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ESTATE OF GEORGE H. MUMFORD.

 

No. 6721--Aug. 22, 1877

 

WILL.--WIDOW’S SHARE IN ESTATE.--SHE TAKES ONE-HALF OF COMMUNITY PROPERTY AS SURVIVOR, NOT AS HEIR.

 

“MY ESTATE” MEANS THE ESTATE SUBJECT TO TESTAMENTARY DISPOSITION.

 

RENUNCIATION.—Where a renunciation is required by the terms of the will, it must clearly appear what is to be renounced.  To renounce “all claim to my estate, except under this will,” does not cover widow’s share of community property.

Construing section, C. C., 1402.

 

 

W. W. Cope, for the widow.

 

Jarboe & Harrison, for the children.

 

The widow of testator asked for distribution to herself of one-half of the community property, of the legacies to her under the will, and her share of the legacies to certain children who have deceased.

In opposition, it is urged that the will compelled her to elect which she would take, either her share of the community property or the legacies named for her in the will, and that she cannot have both.

The language of the will is:  “The foregoing bequests to my wife are made upon the condition that she shall renounce all claim against my estate except under this will.”  The widow has filed a renunciation in the language of the will.

 

By the COURT:  The reasonable construction of the will is, that the widow was not put to a waiver of, nor did she waive, her rights as survivor of the community.  All claim against my estate.”  These words do not embrace her share of the community property; they embrace that which he owned and could dispose of.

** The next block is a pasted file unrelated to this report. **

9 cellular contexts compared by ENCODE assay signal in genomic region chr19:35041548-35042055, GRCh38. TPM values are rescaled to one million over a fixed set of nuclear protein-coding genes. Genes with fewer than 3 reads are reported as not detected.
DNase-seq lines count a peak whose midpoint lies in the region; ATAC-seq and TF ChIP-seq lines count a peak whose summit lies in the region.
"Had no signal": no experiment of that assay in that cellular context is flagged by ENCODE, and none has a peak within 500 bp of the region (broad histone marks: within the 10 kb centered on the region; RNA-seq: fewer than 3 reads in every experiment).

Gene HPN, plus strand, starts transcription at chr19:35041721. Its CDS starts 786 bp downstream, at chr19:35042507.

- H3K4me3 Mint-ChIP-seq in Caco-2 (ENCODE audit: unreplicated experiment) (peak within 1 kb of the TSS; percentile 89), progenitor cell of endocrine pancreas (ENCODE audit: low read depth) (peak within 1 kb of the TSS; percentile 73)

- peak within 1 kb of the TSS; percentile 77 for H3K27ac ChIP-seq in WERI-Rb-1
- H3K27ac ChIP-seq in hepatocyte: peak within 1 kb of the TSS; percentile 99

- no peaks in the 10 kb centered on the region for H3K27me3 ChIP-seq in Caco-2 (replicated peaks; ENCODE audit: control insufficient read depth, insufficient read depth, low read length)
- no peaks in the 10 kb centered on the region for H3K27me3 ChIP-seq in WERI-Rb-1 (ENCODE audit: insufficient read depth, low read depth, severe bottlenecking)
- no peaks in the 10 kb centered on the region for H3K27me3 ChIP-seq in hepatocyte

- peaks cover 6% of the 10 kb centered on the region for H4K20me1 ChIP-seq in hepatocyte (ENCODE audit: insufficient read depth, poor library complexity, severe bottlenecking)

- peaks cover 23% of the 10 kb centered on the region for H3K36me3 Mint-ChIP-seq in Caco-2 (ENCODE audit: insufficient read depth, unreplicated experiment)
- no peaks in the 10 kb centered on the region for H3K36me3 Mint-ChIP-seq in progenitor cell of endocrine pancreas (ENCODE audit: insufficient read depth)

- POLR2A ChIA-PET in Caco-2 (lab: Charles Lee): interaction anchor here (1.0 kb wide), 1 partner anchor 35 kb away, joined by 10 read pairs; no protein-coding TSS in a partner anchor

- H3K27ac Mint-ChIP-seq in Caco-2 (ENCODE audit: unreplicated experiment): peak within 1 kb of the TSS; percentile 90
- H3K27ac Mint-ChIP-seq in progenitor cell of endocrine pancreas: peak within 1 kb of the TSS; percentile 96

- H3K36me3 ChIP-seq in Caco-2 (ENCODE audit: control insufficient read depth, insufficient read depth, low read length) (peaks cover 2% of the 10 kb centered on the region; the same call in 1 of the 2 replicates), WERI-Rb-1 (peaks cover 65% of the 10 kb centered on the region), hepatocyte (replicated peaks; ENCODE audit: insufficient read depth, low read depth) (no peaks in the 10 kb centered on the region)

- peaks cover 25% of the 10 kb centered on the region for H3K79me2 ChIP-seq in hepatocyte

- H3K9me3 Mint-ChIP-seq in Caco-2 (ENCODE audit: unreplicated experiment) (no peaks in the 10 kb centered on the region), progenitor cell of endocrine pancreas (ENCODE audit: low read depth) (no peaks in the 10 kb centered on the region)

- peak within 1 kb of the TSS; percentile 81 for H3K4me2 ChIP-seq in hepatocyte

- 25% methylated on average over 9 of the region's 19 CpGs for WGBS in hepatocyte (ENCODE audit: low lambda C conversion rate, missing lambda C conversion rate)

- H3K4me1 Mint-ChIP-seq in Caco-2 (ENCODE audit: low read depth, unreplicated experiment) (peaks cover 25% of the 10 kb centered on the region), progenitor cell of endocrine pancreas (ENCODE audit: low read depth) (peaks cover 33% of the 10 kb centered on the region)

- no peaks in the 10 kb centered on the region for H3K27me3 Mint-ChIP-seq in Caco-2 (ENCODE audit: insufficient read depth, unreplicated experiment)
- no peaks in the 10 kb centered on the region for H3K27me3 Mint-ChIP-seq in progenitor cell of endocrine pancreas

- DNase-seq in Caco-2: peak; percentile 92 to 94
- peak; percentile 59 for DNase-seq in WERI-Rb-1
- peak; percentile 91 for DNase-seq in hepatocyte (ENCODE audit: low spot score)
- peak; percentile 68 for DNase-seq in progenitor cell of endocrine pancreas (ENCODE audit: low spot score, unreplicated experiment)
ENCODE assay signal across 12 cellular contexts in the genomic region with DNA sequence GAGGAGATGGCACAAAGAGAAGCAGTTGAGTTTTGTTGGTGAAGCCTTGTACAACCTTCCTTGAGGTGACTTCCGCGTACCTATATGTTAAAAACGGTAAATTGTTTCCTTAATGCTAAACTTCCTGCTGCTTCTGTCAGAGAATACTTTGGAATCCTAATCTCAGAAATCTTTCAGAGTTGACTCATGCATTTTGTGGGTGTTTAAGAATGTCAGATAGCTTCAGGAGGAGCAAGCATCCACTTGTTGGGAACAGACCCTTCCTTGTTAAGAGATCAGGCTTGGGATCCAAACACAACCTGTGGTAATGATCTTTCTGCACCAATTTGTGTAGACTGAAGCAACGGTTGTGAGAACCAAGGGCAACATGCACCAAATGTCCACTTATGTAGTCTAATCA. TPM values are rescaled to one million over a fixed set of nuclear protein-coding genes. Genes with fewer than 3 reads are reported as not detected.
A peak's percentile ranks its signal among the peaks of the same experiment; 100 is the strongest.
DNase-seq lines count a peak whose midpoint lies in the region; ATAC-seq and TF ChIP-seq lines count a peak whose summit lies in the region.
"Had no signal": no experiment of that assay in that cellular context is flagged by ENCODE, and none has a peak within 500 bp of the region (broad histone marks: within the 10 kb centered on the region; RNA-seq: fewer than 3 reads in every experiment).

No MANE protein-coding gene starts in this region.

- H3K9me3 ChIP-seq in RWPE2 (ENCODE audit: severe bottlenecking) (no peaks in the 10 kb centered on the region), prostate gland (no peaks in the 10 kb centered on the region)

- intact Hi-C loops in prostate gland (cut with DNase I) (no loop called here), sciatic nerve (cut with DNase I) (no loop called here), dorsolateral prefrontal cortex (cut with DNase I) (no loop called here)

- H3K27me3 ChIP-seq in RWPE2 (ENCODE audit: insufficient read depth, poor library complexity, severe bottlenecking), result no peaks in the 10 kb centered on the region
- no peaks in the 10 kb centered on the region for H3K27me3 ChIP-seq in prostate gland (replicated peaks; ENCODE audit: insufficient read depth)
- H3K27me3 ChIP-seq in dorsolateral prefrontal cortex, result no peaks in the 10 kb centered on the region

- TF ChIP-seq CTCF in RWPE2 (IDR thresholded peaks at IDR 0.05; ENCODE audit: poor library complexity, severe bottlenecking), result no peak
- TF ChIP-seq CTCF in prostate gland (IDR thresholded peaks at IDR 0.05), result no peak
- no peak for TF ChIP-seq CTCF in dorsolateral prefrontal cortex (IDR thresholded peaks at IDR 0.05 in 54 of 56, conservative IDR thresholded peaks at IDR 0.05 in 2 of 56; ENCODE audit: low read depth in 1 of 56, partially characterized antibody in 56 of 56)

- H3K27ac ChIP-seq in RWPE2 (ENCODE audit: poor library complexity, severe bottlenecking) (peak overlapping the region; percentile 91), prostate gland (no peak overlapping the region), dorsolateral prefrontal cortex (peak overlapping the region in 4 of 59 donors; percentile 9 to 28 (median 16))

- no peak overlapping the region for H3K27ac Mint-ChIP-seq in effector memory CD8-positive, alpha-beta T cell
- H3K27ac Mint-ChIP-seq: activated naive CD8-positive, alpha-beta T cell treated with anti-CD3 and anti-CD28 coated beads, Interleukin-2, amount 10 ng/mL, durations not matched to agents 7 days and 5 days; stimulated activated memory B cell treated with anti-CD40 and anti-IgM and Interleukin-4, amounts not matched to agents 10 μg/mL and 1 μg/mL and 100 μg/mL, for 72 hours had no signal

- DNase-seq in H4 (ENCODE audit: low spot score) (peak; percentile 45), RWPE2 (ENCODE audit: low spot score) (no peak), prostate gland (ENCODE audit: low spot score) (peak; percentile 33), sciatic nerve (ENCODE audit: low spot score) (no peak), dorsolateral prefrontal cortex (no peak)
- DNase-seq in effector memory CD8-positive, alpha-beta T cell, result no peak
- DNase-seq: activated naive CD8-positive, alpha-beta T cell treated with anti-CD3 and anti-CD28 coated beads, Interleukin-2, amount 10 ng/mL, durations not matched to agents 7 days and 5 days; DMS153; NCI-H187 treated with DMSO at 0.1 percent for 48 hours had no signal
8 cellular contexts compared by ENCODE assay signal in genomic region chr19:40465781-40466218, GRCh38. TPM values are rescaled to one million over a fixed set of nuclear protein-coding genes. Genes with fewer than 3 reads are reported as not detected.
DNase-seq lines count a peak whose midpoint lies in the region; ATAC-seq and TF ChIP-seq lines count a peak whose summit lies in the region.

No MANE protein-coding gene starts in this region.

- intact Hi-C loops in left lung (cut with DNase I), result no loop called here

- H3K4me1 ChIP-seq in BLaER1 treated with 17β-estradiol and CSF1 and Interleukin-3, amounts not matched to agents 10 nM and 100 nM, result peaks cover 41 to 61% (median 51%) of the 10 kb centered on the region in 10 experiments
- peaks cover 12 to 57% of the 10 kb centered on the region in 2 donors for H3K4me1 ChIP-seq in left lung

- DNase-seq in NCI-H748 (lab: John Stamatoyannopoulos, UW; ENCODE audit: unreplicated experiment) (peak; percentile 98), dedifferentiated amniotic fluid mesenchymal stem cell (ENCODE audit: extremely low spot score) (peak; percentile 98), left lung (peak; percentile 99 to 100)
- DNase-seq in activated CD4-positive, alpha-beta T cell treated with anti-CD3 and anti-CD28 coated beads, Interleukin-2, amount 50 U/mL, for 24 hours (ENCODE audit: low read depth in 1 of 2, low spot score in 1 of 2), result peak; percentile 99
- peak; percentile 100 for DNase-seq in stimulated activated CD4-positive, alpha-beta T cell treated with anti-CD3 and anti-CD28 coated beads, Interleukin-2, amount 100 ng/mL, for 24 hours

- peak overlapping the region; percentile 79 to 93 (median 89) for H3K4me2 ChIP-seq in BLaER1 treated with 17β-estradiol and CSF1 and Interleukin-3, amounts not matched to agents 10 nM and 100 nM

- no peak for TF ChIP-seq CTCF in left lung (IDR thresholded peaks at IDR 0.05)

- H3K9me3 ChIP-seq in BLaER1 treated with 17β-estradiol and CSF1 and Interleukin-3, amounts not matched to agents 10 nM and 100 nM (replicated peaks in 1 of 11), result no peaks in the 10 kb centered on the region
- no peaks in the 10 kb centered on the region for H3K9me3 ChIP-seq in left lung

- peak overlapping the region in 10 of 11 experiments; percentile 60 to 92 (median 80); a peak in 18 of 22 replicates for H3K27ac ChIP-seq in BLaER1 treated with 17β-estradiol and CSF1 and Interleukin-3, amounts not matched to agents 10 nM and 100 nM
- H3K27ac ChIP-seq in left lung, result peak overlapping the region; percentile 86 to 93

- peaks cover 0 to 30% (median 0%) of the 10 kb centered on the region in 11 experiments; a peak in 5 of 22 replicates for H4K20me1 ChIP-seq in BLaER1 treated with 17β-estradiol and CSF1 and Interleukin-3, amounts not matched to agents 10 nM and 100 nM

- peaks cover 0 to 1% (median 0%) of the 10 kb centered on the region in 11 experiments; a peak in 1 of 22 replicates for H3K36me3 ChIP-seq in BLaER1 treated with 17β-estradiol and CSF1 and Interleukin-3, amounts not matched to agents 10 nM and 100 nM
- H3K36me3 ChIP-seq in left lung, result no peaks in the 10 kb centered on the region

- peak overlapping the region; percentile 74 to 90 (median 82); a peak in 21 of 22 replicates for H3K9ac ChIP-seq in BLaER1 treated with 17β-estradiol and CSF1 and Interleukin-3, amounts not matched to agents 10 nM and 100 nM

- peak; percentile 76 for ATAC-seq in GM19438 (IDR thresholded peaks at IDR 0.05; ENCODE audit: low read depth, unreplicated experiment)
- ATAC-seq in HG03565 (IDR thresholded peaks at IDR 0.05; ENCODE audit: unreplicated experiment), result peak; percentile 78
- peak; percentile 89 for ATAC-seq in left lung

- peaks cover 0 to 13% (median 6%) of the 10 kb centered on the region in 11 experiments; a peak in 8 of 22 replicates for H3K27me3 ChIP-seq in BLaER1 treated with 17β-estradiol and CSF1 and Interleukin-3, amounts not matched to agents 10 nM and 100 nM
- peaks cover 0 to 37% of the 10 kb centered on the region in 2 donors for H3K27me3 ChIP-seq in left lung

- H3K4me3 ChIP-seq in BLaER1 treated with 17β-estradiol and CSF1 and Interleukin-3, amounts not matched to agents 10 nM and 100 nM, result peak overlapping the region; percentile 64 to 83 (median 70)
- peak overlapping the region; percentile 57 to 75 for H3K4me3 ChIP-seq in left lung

In order to put a legatee to an election, the obligation to elect must follow from direct requirement or from necessary implication,  There should be an antagonism in the two rights.  If the will had said, “she shall renounce all claim to the property of the community,” or words of like import, there would be no room for question; but the words of the will do not by necessary implication require her to forego her right as survivor in order to take as legatee; indeed, the words are consistent with the idea that he knew that she had some claim against him for money or other things, and that he intended the legacies to be taken in place of asserting such claim.

The widow is entitled to one-half the estate as survivor of the community, to the legacies named for her in the will, and to her share of the legacies named for the children who have deceased.

 

 

 

Transcribed by Pat Seabolt.


© 2007 Pat Seabolt.




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